December 31st, 2013 11:28 PM by Jackie A. Graves, President
On many occasions in 2013, I've referred to weakness as "seemingly inexplicable." This rarely has to do with the weakness defying explanation and more to do with the lack of overt, traditional, easily-understood explanations.
In other words, there are general rules about how and why rates move and then there are exceptions. An uncommonly large amount of 2013 fell into the "exception" category.
This was made all the more confusing by the fact that economic data often DID have the expected effect (strong data, rates higher, and vice versa), but it wasn't for the historically relevant reasons.
Case in point: inflation data ceased being relevant. In the past, weak inflation reports tended to help rates, but CPI and PPI quickly became afterthoughts in 2013, joining the ranks of short-term Treasury auctions as something less than 3rd-tier market movers.
Enough about that though... The point is that today is emblematic of all that seemingly inexplicable movement. Home prices decelerated further in this morning's first data. Chicago PMI was notably weaker, with a big drop in the employment index, and Consumer Confidence was only marginally improved.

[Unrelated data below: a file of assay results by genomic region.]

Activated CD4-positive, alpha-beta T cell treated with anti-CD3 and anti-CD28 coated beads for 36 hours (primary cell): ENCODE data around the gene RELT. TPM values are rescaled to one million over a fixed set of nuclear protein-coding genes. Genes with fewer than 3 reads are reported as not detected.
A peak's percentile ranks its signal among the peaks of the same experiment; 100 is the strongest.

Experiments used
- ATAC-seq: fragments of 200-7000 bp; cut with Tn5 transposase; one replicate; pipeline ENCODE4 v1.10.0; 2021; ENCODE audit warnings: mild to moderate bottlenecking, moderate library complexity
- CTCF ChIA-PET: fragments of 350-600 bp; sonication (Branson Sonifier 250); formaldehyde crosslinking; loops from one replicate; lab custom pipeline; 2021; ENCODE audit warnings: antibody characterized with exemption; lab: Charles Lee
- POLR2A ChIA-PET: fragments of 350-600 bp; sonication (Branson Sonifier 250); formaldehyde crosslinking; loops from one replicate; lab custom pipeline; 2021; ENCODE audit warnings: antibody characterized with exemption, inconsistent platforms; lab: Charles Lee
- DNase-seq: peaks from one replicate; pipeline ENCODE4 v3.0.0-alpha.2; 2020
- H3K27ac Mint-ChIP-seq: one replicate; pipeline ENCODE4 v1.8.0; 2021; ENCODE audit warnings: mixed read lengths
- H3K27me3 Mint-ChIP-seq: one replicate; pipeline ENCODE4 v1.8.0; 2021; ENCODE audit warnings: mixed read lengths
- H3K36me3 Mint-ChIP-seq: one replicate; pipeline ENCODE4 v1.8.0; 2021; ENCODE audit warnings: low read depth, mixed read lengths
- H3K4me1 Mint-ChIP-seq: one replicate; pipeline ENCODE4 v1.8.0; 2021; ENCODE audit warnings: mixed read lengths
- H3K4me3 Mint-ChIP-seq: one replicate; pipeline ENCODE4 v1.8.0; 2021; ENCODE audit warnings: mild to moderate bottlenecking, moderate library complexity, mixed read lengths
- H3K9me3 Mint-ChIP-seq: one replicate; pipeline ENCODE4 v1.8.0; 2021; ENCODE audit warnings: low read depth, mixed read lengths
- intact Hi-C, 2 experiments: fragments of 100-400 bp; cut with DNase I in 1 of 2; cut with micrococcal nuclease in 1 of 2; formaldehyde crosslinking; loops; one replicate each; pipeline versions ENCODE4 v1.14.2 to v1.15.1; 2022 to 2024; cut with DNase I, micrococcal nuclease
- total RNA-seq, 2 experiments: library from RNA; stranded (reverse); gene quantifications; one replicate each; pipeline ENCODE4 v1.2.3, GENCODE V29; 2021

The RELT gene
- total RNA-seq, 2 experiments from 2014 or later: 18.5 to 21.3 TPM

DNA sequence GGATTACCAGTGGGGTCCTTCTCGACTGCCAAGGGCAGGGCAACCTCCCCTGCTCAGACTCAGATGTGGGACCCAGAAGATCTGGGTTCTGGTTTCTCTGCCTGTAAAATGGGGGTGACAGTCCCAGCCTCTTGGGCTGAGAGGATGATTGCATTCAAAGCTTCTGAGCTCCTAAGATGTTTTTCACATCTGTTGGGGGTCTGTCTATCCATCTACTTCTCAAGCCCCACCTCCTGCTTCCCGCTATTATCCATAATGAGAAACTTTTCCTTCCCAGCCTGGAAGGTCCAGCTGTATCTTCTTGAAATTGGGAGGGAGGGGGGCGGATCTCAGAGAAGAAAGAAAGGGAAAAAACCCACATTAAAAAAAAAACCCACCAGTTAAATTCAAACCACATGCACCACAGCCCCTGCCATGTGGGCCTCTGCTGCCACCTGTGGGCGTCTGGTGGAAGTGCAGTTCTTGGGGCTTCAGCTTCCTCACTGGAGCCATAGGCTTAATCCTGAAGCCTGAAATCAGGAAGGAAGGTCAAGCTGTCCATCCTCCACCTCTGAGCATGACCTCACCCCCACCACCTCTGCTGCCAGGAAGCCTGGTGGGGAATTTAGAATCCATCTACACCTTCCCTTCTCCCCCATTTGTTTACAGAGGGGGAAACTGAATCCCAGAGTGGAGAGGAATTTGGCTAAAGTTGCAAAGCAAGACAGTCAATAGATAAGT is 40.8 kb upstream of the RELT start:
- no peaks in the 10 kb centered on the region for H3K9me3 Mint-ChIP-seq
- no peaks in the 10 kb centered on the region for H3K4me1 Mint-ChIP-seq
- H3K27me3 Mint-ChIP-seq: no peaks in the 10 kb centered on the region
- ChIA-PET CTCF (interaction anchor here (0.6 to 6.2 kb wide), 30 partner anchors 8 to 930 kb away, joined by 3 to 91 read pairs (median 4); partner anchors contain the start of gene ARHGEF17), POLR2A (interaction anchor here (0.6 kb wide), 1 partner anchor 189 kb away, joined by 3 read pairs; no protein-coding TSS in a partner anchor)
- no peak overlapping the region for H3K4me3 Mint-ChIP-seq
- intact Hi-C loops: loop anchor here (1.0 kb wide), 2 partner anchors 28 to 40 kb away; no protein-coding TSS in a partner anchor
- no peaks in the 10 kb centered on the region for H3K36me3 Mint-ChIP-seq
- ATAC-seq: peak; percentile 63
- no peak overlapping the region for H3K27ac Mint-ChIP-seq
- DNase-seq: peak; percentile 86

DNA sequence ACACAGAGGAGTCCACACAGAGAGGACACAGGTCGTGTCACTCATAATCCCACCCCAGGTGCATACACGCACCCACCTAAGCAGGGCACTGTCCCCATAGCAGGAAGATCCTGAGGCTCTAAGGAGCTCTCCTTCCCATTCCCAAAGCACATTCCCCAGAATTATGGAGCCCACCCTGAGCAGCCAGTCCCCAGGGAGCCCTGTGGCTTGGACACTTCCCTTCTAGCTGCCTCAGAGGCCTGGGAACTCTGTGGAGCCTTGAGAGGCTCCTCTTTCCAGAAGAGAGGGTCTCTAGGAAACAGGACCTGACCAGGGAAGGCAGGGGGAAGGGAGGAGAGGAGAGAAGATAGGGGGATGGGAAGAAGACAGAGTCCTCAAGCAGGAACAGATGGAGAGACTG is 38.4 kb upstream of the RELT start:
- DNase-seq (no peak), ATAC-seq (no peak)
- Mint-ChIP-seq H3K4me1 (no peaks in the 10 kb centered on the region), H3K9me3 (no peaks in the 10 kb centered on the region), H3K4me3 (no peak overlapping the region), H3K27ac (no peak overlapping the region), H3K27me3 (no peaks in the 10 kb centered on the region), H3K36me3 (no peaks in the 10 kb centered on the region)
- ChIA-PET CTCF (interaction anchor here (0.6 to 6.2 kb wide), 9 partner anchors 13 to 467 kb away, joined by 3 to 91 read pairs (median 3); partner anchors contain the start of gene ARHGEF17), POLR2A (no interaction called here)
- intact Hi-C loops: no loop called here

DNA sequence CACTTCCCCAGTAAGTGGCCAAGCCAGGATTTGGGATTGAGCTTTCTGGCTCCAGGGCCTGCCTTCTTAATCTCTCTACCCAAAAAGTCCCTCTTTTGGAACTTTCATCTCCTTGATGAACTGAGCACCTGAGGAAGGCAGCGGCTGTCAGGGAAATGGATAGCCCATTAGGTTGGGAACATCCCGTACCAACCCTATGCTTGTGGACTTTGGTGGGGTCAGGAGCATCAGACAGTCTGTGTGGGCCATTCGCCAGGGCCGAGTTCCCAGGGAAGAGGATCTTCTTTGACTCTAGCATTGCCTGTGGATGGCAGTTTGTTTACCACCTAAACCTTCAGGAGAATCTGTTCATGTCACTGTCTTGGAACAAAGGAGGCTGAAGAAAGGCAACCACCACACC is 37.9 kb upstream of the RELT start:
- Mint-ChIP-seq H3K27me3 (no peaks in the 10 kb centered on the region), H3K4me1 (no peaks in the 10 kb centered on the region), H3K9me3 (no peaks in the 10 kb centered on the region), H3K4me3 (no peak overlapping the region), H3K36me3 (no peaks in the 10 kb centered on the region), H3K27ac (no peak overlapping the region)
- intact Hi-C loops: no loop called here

That doesn't seem like it should add up to the highest 10yr Treasury yield in more than 2 years, but that's exactly what happened by the end of the day. Volumes weren't high enough to suggest reading much into the movement, but tradeflows simply outweighed the fundamental events.
MBS haven't suffered quite the same fate as Treasuries due to the fact that spreads have been generally improving since July (meaning that MBS yields are lower relative to Treasury yields). While this is just one of the many ways to assess relative performance, at the very least, MBS can say they are NOT at their weakest levels in more than 2 years. In fact Fannie 4.0s were almost a quarter of a point lower several times on the 26th and 27th.